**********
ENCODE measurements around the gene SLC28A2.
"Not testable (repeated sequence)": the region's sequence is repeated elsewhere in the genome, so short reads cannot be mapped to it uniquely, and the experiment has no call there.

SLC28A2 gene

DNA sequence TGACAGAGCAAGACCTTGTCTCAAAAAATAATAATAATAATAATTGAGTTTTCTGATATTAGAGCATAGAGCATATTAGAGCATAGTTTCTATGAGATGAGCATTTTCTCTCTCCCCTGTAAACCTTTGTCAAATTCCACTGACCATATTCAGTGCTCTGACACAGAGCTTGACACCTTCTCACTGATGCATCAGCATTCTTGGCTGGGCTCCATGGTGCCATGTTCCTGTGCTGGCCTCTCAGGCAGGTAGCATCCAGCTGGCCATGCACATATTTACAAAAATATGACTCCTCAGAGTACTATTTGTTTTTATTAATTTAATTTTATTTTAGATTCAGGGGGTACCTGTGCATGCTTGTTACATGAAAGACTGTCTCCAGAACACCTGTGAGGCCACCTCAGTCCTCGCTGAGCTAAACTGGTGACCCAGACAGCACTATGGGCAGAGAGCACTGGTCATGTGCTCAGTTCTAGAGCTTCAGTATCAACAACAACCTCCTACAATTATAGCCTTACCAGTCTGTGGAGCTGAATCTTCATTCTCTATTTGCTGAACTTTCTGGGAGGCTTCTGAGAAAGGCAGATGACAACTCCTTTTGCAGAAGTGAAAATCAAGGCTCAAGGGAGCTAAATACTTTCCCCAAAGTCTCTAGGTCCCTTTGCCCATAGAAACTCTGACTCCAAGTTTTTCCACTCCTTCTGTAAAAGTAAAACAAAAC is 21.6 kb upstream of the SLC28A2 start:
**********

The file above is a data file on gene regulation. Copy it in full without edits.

ENCODE measurements around the gene SLC28A2.
"Not testable (repeated sequence)": the region's sequence is repeated elsewhere in the genome, so short reads cannot be mapped to it uniquely, and the experiment has no call there.

SLC28A2 gene

DNA sequence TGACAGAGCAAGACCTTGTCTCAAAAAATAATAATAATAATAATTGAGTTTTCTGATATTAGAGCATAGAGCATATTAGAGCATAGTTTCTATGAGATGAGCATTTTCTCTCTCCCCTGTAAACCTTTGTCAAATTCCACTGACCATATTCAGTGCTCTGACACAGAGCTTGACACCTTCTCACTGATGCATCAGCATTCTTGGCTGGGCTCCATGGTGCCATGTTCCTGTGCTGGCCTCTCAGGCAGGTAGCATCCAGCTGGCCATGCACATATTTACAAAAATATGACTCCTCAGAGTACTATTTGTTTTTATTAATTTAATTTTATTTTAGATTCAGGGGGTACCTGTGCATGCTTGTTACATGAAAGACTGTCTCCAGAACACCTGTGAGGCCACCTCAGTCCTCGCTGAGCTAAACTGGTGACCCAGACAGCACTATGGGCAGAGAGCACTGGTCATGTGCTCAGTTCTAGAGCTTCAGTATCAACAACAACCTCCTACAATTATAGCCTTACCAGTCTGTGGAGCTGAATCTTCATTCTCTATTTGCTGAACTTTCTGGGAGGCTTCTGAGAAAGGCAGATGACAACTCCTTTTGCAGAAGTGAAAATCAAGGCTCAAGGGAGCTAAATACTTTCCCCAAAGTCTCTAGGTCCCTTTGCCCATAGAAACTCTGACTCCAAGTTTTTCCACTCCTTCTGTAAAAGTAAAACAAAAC is 21.6 kb upstream of the SLC28A2 start: